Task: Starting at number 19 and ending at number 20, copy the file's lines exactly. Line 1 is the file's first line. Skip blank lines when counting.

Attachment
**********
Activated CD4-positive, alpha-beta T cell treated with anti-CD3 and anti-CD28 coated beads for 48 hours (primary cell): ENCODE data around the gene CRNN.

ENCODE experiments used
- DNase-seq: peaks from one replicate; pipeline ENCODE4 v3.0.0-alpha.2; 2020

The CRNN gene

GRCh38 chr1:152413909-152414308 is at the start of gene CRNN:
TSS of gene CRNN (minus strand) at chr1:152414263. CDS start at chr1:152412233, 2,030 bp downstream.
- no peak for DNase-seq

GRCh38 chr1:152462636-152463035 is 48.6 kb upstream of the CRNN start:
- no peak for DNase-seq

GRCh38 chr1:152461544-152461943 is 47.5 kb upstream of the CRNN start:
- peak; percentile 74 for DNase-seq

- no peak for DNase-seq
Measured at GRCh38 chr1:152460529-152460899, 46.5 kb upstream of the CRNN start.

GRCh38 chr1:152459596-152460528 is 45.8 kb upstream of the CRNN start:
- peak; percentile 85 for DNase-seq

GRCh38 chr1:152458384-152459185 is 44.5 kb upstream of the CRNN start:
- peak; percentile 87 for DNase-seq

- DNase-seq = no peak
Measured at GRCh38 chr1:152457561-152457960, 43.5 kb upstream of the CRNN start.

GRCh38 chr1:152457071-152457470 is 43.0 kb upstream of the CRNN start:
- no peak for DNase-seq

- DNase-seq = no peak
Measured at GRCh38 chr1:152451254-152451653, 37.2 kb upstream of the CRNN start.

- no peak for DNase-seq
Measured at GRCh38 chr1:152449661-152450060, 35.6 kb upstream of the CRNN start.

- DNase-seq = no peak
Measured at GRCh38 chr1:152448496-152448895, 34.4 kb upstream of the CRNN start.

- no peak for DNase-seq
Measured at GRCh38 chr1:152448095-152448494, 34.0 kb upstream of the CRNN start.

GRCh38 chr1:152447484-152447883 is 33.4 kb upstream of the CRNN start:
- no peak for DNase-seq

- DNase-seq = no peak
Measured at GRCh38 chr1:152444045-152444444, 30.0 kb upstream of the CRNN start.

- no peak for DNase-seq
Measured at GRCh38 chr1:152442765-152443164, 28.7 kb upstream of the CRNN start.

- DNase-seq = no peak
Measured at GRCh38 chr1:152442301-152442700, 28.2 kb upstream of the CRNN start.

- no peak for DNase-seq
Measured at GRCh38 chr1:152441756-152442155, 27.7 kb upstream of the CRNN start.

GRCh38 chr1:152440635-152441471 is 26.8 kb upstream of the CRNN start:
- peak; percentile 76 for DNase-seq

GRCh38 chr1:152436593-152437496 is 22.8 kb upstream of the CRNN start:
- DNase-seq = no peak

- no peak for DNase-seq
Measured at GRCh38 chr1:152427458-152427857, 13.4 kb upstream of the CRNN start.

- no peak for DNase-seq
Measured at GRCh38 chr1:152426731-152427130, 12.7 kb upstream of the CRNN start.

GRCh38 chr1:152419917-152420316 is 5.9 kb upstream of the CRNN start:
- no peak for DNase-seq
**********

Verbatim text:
Measured at GRCh38 chr1:152457561-152457960, 43.5 kb upstream of the CRNN start.

GRCh38 chr1:152457071-152457470 is 43.0 kb upstream of the CRNN start: